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NPO publishes blog articles to inform and to stimulate conversation about issues of importance to NPO's mission.  All blog articles express the opinions of the authors as individuals and do not necessarily reflect the views of National Parents Organization, its Board of Directors, or its executives.  

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April 28, 2020 by Robert Franklin, JD, Member, National Board of Directors

I couldn’t resist a quick blog on this (Japan Times, 4/10/20).  The headline “Justice Ministry Survey Finds Many Countries Allow Joint Child Custody After Divorce,” says it all.  Yes, they do.  And water is wet and the Earth is a sphere (roughly).

Seriously now, it took a “survey” by the Ministry of Justice for the Japanese government to figure out that some countries “allow” shared parenting post-divorce?  You’d think they could have just read a blog  I happen to know about and learned the same thing.  If they had, they’d also know that other countries have shared parenting because it’s by far the best arrangement for kids, sole parenting, i.e. that’s favored by Japanese policy, being the worst.

I suppose it’s the article’s tone of surprised discovery that got my attention.  It’s as if someone believes they’ve unearthed some hitherto unknown fact about life in those rare and strange parts of the world that are not Japan.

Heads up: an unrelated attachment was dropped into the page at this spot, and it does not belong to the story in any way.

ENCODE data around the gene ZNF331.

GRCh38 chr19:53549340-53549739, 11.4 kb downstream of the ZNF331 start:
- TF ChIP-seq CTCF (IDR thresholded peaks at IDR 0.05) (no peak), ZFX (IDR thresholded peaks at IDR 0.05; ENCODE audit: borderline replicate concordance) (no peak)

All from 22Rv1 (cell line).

Japan has long been one of the most recalcitrant of countries when it comes to entering the 21st century regarding child custody matters.  It’s one of the worst countries in the world for promoting the international abduction of children to Japan by Japanese parents.  Put simply, I can think of not a single instance in which the Japanese government has enforced the rights of a non-Japanese parent whose child was abducted to Japan.  Not one.  Plus of course, for years now the government has been hectored to begin including fathers in their children’s lives, but nothing’s come of it.

I’m glad the Justice Ministry now has obvious facts before it.  Perhaps now it will act to improve the lives of the children of the country by giving them an opportunity to maintain real relationships with both parents when the adults split up.  Maybe things are moving.

Of course maybe the Spitsbergen glacier is moving too.

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